New Faculty Focus: Mandy Jackson

Q&A with Mandy Jackson, MD, MPH, visiting associate professor, Division of General Pediatrics and Adolescent Medicine

Mandy JacksonHometown: Lodi and Madison, Wisconsin

Educational/professional background: I’m a graduate of Madison’s East High School. I earned a BA from Emory University, an MD from Morehouse School of Medicine, and an MPH from Emory University Rollins School of Public Health. I completed a pediatric residency at University of Chicago Comer Children’s Hospital. I worked as a general pediatrician at Clinica de Salud del Valle de Salinas in California from 2005 to 2014, and later as a general pediatrician at Soledad Medical Clinic in Soledad, California.

Previous position (title, institution): General pediatrician and pediatric department chair, Soledad Medical Clinic, Soledad, California

How would you describe your work to a 5-year-old? I am lucky that I get to see children all day long, listen to them, check them, and help them get better if they are sick.

What is your field of research or area of clinical care, and how did you get into it? My field is general pediatrics and adolescent medicine as well as prevention. I was heavily influenced by my experience in the Peace Corps in Ghana, West Africa, when I was in my 20s, and a class called Health as Social Justice guided my medical practice values.

What attracted you to UW–Madison? Wanting to come home to Madison to be near family.

What is your favorite thing to do in Madison? Besides hanging out with my family, my favorite thing is to bicycle. I cannot believe how many more bicycle paths there are in town than there were when I graduated from East High School! Awesome! I also love walking along the water any time of the year and enjoying the fall color changes.

What’s one thing you hope trainees will learn from you and your work? To openly listen to patients and their caregivers/parents.

Do you feel your work relates in any way to the Wisconsin Idea? If so, please describe how. As a child of two educators, education was a way of being during my childhood and life. Education is empowerment and economic opportunity. Pushing patients to complete their educational goals is important and part of their personal as well as public health. Facilitating education of parents and caregivers is essential for children to achieve their health. Teaching medical learners is the essence of our future as a medical society.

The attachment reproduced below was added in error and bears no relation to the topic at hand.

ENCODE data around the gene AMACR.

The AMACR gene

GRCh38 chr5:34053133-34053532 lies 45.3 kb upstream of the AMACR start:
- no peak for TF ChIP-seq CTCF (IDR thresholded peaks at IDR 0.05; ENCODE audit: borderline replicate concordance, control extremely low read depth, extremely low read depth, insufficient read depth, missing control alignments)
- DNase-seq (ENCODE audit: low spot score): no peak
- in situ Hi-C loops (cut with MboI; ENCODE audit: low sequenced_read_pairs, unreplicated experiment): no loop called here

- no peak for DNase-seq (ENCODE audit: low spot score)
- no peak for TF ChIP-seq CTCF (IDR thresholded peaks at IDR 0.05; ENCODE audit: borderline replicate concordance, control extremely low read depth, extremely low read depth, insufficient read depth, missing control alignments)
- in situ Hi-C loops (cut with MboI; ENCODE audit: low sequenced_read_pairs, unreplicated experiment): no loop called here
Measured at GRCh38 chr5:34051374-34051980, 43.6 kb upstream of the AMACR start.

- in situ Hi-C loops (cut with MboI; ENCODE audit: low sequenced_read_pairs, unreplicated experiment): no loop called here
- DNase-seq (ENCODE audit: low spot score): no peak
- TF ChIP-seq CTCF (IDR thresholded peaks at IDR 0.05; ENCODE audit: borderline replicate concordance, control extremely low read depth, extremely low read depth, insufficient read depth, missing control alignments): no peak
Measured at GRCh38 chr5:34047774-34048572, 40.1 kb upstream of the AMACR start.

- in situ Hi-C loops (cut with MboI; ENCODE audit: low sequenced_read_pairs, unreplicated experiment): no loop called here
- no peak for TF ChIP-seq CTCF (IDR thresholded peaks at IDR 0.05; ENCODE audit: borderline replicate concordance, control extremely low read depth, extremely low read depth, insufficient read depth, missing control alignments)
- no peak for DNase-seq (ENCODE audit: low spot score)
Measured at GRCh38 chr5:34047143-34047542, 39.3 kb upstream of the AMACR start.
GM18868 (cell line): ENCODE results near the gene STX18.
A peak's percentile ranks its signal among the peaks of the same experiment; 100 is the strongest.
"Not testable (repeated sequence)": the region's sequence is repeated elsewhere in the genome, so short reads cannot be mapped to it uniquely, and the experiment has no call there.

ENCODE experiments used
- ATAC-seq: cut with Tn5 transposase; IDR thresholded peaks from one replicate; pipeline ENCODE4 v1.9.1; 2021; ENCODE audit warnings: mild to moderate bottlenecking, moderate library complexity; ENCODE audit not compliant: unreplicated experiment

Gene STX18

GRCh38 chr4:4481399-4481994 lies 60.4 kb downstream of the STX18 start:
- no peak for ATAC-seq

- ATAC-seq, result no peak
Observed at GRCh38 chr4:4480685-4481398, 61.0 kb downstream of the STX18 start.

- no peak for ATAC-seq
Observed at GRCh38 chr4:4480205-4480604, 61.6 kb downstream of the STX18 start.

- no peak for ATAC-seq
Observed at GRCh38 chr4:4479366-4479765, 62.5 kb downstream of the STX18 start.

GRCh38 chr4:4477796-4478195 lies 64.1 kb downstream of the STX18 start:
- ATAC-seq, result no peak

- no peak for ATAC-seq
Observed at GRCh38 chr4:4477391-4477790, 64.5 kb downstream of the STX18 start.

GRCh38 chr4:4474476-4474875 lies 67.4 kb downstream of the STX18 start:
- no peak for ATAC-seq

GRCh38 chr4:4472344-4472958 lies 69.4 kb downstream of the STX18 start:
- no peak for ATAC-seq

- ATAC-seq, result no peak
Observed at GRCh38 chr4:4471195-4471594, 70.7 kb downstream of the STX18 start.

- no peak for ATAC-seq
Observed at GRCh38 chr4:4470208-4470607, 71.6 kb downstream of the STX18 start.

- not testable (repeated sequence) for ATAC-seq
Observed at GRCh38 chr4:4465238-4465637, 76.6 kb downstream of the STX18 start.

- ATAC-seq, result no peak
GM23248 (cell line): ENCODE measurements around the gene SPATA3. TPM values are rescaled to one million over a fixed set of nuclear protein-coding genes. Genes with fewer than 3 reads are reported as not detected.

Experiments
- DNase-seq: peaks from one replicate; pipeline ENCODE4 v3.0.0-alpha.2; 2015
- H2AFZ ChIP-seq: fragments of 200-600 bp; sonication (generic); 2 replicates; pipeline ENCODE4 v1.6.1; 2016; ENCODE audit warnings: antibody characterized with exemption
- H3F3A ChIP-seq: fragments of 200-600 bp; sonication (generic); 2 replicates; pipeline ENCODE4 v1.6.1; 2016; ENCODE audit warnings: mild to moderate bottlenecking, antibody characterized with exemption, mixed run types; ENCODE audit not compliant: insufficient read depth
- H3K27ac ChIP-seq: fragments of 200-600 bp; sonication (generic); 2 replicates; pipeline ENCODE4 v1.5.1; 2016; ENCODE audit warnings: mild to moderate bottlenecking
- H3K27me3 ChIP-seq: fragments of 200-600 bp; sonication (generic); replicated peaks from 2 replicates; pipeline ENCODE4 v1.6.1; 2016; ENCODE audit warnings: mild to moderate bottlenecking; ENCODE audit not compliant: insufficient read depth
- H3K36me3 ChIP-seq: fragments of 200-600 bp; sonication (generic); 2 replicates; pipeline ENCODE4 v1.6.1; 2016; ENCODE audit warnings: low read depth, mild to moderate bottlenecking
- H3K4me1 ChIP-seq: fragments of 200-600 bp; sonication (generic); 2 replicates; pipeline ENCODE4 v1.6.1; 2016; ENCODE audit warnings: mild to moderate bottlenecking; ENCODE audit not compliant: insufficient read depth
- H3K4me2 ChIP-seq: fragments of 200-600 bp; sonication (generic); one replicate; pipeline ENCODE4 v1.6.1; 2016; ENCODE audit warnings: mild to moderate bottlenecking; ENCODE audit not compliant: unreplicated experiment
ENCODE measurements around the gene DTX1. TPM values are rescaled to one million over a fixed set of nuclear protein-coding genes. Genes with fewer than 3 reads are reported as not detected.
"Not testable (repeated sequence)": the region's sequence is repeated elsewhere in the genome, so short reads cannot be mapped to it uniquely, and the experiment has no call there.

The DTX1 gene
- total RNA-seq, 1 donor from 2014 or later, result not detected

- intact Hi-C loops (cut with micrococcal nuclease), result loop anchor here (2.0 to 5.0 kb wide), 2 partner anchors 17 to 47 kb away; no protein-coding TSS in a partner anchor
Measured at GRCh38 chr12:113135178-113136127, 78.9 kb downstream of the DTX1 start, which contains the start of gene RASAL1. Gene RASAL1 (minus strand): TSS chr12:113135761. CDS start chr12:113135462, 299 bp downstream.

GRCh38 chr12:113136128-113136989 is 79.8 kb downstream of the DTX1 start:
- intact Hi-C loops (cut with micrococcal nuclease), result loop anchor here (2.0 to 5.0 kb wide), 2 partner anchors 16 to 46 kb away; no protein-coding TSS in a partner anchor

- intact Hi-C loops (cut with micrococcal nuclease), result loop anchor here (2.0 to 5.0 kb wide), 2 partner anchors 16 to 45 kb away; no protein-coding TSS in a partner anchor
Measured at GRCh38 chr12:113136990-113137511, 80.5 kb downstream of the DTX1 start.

What’s something interesting about your area of expertise you can share that will make us sound smarter during video chats and parties? As some think of health care as health, health care is only one aspect of health. One definition of health I have appreciated and adapted in health care practice includes addressing a hierarchy of needs:

  • Physiological (advocating for fair/adequate/uncrowded housing, clean/non-toxic water, clean air, access to health care)
  • Safety (advocating for children and adults to protect themselves from abuse, access to mental health services)
  • Love and belonging (promote healthy family relationships and extra-curricular opportunities for us to grow and mature in a well-rounded way)
  • Esteem (advocating for global human rights, social justice, and preventing structural violence including institutional racism)
  • Self-actualization (advocating for all of us to reach our greatest potential)

Gratefully, even as a new employee at UW Health, I have observed that General Pediatrics and Adolescent Medicine is definitely honoring most aspects of health in terms of this hierarchy of needs.

What are some of your hobbies and other interests? Family, Mexican food and culture, nature, music, and sports.